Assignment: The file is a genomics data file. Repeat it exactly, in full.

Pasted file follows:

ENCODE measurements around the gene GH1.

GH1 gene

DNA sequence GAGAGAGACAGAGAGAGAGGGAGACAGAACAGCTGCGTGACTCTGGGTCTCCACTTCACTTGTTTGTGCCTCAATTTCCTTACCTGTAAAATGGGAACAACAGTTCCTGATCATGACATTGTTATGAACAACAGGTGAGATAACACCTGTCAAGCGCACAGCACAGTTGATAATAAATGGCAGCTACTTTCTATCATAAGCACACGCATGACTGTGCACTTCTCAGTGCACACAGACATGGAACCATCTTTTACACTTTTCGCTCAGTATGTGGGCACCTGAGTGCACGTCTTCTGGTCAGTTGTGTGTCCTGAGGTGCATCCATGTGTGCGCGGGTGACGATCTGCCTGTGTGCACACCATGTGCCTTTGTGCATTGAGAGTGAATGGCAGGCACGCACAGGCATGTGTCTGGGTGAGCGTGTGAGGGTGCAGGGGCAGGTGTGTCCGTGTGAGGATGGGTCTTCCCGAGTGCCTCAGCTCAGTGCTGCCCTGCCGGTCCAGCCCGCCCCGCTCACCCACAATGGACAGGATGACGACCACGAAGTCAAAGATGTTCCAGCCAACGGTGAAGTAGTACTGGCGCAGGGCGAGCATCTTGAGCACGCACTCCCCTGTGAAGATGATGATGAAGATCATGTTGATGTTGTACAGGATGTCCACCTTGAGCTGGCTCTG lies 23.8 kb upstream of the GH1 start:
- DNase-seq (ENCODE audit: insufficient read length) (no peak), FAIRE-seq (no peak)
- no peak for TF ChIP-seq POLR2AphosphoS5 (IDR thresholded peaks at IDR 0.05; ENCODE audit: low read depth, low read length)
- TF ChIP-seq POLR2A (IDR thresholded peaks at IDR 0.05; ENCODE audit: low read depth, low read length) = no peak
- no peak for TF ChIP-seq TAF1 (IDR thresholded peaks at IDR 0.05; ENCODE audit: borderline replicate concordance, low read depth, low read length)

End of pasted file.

ENCODE measurements around the gene GH1.

GH1 gene

DNA sequence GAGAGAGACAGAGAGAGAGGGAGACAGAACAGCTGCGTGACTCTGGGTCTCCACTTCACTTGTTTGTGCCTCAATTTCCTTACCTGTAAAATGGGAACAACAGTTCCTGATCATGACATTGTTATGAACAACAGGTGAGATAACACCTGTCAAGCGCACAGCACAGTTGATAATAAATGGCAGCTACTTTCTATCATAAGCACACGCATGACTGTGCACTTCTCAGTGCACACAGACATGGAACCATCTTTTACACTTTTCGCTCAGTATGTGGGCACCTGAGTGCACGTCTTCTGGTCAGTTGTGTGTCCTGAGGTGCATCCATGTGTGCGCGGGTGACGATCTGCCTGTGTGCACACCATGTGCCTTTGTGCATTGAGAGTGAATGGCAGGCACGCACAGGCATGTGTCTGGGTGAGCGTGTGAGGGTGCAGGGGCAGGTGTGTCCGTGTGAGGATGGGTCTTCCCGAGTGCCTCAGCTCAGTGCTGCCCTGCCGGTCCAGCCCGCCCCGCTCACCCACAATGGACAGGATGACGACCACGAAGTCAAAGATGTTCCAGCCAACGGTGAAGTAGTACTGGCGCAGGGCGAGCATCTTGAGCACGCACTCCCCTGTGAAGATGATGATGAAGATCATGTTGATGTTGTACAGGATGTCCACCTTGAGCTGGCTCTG lies 23.8 kb upstream of the GH1 start:
- DNase-seq (ENCODE audit: insufficient read length) (no peak), FAIRE-seq (no peak)
- no peak for TF ChIP-seq POLR2AphosphoS5 (IDR thresholded peaks at IDR 0.05; ENCODE audit: low read depth, low read length)
- TF ChIP-seq POLR2A (IDR thresholded peaks at IDR 0.05; ENCODE audit: low read depth, low read length) = no peak
- no peak for TF ChIP-seq TAF1 (IDR thresholded peaks at IDR 0.05; ENCODE audit: borderline replicate concordance, low read depth, low read length)